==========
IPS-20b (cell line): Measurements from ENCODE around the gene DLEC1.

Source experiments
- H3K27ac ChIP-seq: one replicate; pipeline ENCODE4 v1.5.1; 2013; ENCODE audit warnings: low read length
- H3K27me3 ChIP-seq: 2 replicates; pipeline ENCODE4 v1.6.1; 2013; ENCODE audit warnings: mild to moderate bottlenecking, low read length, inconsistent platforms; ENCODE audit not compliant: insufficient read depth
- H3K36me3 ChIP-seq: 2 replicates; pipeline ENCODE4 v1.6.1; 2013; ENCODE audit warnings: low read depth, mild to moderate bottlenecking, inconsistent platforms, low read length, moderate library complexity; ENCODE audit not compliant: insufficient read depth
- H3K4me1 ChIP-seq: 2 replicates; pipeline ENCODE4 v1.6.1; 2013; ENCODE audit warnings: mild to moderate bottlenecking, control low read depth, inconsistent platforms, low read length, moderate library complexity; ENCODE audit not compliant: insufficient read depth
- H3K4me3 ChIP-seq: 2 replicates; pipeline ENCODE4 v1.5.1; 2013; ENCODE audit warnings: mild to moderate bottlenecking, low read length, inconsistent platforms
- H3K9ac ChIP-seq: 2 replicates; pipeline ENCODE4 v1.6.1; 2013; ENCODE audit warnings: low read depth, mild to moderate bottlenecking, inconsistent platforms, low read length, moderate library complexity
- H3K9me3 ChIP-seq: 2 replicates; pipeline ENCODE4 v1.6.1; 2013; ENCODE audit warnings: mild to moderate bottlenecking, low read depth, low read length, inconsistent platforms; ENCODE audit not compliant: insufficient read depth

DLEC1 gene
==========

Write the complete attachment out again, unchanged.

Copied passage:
IPS-20b (cell line): Measurements from ENCODE around the gene DLEC1.

Source experiments
- H3K27ac ChIP-seq: one replicate; pipeline ENCODE4 v1.5.1; 2013; ENCODE audit warnings: low read length
- H3K27me3 ChIP-seq: 2 replicates; pipeline ENCODE4 v1.6.1; 2013; ENCODE audit warnings: mild to moderate bottlenecking, low read length, inconsistent platforms; ENCODE audit not compliant: insufficient read depth
- H3K36me3 ChIP-seq: 2 replicates; pipeline ENCODE4 v1.6.1; 2013; ENCODE audit warnings: low read depth, mild to moderate bottlenecking, inconsistent platforms, low read length, moderate library complexity; ENCODE audit not compliant: insufficient read depth
- H3K4me1 ChIP-seq: 2 replicates; pipeline ENCODE4 v1.6.1; 2013; ENCODE audit warnings: mild to moderate bottlenecking, control low read depth, inconsistent platforms, low read length, moderate library complexity; ENCODE audit not compliant: insufficient read depth
- H3K4me3 ChIP-seq: 2 replicates; pipeline ENCODE4 v1.5.1; 2013; ENCODE audit warnings: mild to moderate bottlenecking, low read length, inconsistent platforms
- H3K9ac ChIP-seq: 2 replicates; pipeline ENCODE4 v1.6.1; 2013; ENCODE audit warnings: low read depth, mild to moderate bottlenecking, inconsistent platforms, low read length, moderate library complexity
- H3K9me3 ChIP-seq: 2 replicates; pipeline ENCODE4 v1.6.1; 2013; ENCODE audit warnings: mild to moderate bottlenecking, low read depth, low read length, inconsistent platforms; ENCODE audit not compliant: insufficient read depth

DLEC1 gene